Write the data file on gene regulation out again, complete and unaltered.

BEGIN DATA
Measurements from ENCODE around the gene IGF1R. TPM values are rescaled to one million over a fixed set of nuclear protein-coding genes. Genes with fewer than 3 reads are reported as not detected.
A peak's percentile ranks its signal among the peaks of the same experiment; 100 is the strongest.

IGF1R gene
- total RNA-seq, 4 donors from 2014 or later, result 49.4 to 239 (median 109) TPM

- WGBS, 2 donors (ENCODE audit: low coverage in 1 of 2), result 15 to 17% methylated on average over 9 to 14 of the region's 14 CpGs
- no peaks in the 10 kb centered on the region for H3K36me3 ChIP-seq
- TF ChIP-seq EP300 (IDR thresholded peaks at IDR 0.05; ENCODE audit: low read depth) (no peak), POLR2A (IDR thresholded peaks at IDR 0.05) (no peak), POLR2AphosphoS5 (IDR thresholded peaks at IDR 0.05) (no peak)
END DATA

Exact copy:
Measurements from ENCODE around the gene IGF1R. TPM values are rescaled to one million over a fixed set of nuclear protein-coding genes. Genes with fewer than 3 reads are reported as not detected.
A peak's percentile ranks its signal among the peaks of the same experiment; 100 is the strongest.

IGF1R gene
- total RNA-seq, 4 donors from 2014 or later, result 49.4 to 239 (median 109) TPM

- WGBS, 2 donors (ENCODE audit: low coverage in 1 of 2), result 15 to 17% methylated on average over 9 to 14 of the region's 14 CpGs
- no peaks in the 10 kb centered on the region for H3K36me3 ChIP-seq
- TF ChIP-seq EP300 (IDR thresholded peaks at IDR 0.05; ENCODE audit: low read depth) (no peak), POLR2A (IDR thresholded peaks at IDR 0.05) (no peak), POLR2AphosphoS5 (IDR thresholded peaks at IDR 0.05) (no peak)